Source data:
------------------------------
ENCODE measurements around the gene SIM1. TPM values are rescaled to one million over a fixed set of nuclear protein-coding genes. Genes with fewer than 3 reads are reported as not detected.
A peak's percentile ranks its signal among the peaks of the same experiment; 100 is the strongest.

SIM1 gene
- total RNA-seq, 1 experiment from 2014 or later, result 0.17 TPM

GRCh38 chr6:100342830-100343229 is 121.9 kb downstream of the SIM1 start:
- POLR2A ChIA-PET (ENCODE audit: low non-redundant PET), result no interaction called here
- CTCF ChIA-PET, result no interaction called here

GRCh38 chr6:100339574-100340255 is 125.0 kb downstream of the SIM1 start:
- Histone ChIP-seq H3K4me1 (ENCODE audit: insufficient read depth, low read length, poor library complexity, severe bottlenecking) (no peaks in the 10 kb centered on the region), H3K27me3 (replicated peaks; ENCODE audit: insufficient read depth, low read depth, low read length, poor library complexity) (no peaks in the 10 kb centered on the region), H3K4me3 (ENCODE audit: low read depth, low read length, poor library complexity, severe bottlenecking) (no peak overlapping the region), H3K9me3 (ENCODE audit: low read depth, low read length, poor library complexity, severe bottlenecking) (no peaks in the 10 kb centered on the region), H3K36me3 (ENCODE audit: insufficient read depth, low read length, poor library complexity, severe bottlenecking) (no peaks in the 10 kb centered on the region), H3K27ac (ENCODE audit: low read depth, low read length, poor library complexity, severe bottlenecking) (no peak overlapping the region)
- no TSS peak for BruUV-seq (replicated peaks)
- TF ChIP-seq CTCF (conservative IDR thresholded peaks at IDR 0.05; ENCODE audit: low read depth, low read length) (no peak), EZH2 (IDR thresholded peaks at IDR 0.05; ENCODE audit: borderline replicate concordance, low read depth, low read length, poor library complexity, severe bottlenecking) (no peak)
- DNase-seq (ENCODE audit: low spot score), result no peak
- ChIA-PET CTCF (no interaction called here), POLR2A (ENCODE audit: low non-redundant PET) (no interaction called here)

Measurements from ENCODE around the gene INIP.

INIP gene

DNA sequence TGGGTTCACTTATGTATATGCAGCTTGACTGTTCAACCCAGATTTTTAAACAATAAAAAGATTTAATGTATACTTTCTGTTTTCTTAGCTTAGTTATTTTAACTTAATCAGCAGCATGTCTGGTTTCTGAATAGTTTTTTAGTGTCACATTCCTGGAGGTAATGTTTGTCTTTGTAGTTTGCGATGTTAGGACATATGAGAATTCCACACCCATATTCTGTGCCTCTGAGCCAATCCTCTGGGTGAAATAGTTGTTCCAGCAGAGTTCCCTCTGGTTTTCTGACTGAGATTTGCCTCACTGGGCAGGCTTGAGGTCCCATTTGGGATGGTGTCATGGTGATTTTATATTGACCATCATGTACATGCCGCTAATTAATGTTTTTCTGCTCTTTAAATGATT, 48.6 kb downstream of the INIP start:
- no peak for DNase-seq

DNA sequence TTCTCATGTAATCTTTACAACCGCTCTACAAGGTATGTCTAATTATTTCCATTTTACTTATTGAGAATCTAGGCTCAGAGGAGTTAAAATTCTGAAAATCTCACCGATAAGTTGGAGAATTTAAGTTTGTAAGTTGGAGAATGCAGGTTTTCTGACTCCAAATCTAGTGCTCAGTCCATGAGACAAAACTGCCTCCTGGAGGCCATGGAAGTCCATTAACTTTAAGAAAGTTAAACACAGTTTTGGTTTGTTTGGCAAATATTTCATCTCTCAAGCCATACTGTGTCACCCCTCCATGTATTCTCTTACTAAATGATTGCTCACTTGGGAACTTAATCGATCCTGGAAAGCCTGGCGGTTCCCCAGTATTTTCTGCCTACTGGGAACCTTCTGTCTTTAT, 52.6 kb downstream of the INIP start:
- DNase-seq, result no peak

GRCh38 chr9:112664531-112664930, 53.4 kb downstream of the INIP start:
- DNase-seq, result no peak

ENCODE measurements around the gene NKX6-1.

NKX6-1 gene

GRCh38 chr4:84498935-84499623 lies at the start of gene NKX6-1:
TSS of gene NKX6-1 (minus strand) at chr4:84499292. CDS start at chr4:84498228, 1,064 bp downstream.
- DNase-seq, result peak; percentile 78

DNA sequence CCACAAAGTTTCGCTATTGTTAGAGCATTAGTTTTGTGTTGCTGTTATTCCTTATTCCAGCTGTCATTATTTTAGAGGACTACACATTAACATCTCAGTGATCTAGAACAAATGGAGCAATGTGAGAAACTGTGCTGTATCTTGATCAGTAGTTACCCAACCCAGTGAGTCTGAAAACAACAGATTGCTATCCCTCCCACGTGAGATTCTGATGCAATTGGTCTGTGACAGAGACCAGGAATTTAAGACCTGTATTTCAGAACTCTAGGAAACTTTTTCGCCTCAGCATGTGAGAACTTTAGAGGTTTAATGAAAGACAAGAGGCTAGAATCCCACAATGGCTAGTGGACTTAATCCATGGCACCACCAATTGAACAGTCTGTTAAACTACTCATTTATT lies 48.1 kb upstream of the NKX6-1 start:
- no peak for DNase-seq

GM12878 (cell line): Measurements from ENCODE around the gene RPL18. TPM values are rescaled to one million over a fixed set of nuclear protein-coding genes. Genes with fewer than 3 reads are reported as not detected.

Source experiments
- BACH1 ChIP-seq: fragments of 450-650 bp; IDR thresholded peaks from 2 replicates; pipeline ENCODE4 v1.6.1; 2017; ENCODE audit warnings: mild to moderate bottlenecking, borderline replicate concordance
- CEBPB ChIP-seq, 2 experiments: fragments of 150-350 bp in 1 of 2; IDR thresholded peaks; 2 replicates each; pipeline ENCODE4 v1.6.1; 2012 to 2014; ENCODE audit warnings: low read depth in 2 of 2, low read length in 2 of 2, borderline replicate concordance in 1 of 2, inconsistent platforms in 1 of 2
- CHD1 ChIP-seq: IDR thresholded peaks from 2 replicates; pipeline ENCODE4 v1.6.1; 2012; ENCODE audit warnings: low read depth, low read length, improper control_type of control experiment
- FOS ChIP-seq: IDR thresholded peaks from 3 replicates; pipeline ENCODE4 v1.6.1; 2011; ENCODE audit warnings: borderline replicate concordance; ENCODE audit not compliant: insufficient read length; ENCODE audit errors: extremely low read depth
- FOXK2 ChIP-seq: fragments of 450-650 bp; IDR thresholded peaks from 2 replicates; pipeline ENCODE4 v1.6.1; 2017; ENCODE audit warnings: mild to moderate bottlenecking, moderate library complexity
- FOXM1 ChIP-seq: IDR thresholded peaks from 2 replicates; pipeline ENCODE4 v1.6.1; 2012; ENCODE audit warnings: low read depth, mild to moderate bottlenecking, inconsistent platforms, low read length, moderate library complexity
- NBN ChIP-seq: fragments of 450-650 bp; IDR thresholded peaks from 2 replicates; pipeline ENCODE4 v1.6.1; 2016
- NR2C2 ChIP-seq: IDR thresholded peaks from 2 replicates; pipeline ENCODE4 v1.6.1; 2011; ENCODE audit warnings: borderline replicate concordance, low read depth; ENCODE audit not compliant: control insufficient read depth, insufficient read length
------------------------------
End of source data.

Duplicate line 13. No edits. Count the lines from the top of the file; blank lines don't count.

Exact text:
- ChIA-PET CTCF (no interaction called here), POLR2A (ENCODE audit: low non-redundant PET) (no interaction called here)